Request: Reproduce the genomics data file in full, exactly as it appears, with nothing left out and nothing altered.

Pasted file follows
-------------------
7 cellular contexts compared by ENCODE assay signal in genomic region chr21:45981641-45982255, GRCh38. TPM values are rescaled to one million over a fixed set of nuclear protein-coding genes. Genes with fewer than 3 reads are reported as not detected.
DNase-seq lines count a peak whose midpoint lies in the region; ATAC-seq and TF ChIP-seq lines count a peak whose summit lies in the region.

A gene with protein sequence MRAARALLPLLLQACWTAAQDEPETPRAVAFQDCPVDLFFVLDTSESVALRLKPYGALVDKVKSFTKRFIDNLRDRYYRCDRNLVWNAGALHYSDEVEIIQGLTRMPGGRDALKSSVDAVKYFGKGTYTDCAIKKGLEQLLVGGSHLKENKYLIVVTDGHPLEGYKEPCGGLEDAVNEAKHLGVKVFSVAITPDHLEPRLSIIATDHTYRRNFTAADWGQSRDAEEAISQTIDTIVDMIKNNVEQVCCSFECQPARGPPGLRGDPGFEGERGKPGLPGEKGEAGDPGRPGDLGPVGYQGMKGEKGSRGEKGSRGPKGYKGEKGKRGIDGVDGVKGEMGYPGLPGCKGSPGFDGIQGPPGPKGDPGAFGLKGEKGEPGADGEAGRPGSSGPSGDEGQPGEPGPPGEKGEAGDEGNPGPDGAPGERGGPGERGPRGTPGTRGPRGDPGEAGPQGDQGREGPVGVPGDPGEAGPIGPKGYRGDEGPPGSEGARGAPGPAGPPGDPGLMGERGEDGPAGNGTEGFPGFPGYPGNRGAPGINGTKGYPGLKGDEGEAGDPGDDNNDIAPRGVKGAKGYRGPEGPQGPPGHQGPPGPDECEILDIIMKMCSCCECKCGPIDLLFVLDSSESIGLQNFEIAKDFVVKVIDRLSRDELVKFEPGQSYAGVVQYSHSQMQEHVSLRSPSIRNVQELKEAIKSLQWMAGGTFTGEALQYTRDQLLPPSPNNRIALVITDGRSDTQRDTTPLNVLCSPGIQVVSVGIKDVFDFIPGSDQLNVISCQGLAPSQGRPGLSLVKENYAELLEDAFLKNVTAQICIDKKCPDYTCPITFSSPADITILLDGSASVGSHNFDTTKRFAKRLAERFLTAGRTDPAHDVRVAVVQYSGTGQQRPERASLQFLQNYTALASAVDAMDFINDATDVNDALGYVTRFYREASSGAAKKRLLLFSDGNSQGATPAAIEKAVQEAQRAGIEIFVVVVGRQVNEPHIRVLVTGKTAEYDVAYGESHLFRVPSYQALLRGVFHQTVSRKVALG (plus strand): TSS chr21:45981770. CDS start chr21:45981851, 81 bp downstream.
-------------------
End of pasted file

7 cellular contexts compared by ENCODE assay signal in genomic region chr21:45981641-45982255, GRCh38. TPM values are rescaled to one million over a fixed set of nuclear protein-coding genes. Genes with fewer than 3 reads are reported as not detected.
DNase-seq lines count a peak whose midpoint lies in the region; ATAC-seq and TF ChIP-seq lines count a peak whose summit lies in the region.

A gene with protein sequence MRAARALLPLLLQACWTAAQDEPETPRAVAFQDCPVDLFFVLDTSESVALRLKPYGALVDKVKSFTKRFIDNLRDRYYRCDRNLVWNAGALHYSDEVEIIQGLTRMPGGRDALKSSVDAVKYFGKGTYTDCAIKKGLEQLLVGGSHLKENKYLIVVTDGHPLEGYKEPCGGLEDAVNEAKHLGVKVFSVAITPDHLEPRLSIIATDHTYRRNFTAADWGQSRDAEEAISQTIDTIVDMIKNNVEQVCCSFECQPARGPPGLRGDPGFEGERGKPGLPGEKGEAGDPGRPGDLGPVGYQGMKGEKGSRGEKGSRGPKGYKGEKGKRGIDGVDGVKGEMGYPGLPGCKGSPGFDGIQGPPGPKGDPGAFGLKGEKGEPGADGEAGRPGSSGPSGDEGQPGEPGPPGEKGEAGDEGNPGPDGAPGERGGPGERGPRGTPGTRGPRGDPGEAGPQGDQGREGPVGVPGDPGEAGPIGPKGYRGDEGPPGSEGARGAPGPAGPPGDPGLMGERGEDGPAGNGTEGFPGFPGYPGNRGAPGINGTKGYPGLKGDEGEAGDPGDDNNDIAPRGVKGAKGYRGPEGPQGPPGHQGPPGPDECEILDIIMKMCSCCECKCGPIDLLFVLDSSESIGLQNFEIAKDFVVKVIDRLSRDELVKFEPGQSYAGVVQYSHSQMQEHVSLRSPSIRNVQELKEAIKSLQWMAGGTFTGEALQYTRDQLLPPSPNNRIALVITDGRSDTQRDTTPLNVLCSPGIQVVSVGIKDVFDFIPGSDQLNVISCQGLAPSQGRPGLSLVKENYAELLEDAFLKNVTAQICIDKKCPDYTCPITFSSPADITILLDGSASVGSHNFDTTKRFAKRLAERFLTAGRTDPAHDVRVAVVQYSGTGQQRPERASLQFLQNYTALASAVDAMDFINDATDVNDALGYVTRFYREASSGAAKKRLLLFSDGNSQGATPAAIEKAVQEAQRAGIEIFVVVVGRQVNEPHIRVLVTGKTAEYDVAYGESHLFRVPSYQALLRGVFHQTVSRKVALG (plus strand): TSS chr21:45981770. CDS start chr21:45981851, 81 bp downstream.